Theorizing African Feminism(s). The ‘Colonial’ Question

Theorizing African Feminism(s). The ‘Colonial’ Question PINKIE MEKGWE Theorizing African Feminism(s) The ‘Colonial’ Question Colonialism returns at the moment of its disappearance. EBATES ON THEORIZING ‘ THE POSTCOLONIAL ’ have been, and continue to be, vigorous. Deriving from these debates are dif- D ferent espousals of what postcolonialism is and/or seeks to do. Such theorizing has lent itself to different formulations such as ‘postcolonial- ism’, ‘the postcolonial condition’, ‘the postcolonial scene’, ‘the postcolonial intellectual’, ‘the emerging disciplinary space of postcolonialism’, and ‘post- colonializing’. These formulations attest to the varied directions subsumed under ‘postcolonial studies’ and the associated problem of defining and map- ping-out discrete ‘postcolonial borders’. Each formulation also denotes ‘multiplicity’, which, as I argue after Anne McClintock, inscribes history as the single issue of importance in postcolonial enquiry. Emphasizing the centrality of history for postcolonial literature, the authors of The Empire Writes Back state that postcolonial literature expresses “the Anne McClintock, “The Angel of Progress: Pitfalls of the Term ‘Post-Colonial- ism’” (1992), in Colonial Discourse and Postcolonial Theory, ed. Patrick Williams & Laura Chrisman (New York: Harvester Wheatsheaf, 1993): 293. McClintock, “The Angel of Progress,” 293; Ato Quayson, Postcolonialism: Theory, Practice or Process? (New York: Blackwell, 2000): 156. McClintock, “The Angel of Progress,” 293. http://www.deepdyve.com/assets/images/DeepDyve-Logo-lg.png Matatu Brill

Theorizing African Feminism(s). The ‘Colonial’ Question

Matatu, Volume 35 (1): 10 – Jan 1, 2007

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Publisher
Brill
Copyright
Copyright © Koninklijke Brill NV, Leiden, The Netherlands
ISSN
0932-9714
eISSN
1875-7421
DOI
10.1163/9789401205641_011
Publisher site
See Article on Publisher Site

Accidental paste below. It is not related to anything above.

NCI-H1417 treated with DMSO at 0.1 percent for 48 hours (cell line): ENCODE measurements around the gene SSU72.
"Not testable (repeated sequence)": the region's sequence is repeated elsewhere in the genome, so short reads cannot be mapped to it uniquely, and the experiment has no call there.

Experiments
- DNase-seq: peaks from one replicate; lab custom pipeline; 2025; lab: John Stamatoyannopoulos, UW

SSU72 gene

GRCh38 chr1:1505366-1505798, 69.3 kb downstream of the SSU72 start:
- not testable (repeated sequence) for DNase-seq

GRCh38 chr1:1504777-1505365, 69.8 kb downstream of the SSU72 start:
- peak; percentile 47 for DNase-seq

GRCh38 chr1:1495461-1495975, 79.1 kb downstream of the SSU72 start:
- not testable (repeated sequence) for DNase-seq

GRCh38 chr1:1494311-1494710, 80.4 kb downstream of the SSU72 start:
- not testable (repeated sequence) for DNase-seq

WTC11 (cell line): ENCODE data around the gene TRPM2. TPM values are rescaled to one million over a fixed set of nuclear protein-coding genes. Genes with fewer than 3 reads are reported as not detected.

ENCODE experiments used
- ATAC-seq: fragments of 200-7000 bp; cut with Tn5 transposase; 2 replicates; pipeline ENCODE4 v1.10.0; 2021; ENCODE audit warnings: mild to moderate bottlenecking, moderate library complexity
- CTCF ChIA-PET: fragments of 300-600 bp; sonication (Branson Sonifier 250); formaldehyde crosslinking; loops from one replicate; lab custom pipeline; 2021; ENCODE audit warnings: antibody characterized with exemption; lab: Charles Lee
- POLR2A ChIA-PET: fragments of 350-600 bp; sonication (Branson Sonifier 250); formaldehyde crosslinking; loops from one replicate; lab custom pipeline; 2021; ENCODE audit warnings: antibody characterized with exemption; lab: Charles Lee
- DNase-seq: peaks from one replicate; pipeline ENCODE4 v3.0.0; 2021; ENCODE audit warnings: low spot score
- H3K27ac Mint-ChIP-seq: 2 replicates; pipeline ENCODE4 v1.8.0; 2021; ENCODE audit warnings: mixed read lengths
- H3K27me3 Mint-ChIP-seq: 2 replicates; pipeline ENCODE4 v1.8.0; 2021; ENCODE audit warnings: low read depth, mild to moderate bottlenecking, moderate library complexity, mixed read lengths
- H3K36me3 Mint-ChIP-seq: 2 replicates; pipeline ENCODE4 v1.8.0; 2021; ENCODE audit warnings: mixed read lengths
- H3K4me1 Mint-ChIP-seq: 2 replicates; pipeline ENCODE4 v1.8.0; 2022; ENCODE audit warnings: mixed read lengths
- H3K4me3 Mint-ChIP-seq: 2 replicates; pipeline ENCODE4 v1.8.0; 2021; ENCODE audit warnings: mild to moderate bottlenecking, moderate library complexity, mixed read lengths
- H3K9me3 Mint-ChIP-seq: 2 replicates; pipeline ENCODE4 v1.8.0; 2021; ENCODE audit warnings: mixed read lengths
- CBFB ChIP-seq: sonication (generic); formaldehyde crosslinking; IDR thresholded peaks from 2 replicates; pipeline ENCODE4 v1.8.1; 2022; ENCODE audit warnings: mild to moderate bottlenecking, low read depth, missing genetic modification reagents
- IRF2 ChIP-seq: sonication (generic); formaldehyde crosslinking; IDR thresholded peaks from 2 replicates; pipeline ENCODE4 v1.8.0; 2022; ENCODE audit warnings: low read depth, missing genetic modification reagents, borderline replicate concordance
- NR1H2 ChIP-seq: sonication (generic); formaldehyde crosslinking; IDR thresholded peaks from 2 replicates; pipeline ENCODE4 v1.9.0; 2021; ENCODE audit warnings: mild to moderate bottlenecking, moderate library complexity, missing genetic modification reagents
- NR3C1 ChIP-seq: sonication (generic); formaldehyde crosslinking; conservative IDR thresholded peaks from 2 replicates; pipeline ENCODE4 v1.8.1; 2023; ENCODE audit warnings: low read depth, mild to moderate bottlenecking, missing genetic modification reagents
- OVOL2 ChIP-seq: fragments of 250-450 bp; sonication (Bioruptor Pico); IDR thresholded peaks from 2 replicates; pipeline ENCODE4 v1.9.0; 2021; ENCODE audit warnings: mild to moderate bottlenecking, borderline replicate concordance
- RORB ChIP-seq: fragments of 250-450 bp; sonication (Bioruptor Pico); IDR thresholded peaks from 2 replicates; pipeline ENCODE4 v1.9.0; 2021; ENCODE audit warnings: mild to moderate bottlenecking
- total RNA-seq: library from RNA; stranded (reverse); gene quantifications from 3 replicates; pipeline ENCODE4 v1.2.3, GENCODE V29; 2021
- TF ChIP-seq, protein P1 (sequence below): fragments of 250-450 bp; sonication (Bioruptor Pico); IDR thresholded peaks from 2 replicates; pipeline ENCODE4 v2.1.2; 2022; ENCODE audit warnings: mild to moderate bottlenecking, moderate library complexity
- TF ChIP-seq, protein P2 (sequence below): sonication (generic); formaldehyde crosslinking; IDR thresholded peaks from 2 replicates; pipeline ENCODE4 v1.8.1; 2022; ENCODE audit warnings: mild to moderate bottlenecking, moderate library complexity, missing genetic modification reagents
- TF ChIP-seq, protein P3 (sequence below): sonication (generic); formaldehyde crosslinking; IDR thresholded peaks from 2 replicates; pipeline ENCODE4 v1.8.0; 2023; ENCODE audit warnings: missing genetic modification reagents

Abstract

PINKIE MEKGWE Theorizing African Feminism(s) The ‘Colonial’ Question Colonialism returns at the moment of its disappearance. EBATES ON THEORIZING ‘ THE POSTCOLONIAL ’ have been, and continue to be, vigorous. Deriving from these debates are dif- D ferent espousals of what postcolonialism is and/or seeks to do. Such theorizing has lent itself to different formulations such as ‘postcolonial- ism’, ‘the postcolonial condition’, ‘the postcolonial scene’, ‘the postcolonial intellectual’, ‘the emerging disciplinary space of postcolonialism’, and ‘post- colonializing’. These formulations attest to the varied directions subsumed under ‘postcolonial studies’ and the associated problem of defining and map- ping-out discrete ‘postcolonial borders’. Each formulation also denotes ‘multiplicity’, which, as I argue after Anne McClintock, inscribes history as the single issue of importance in postcolonial enquiry. Emphasizing the centrality of history for postcolonial literature, the authors of The Empire Writes Back state that postcolonial literature expresses “the Anne McClintock, “The Angel of Progress: Pitfalls of the Term ‘Post-Colonial- ism’” (1992), in Colonial Discourse and Postcolonial Theory, ed. Patrick Williams & Laura Chrisman (New York: Harvester Wheatsheaf, 1993): 293. McClintock, “The Angel of Progress,” 293; Ato Quayson, Postcolonialism: Theory, Practice or Process? (New York: Blackwell, 2000): 156. McClintock, “The Angel of Progress,” 293.

Journal

MatatuBrill

Published: Jan 1, 2007

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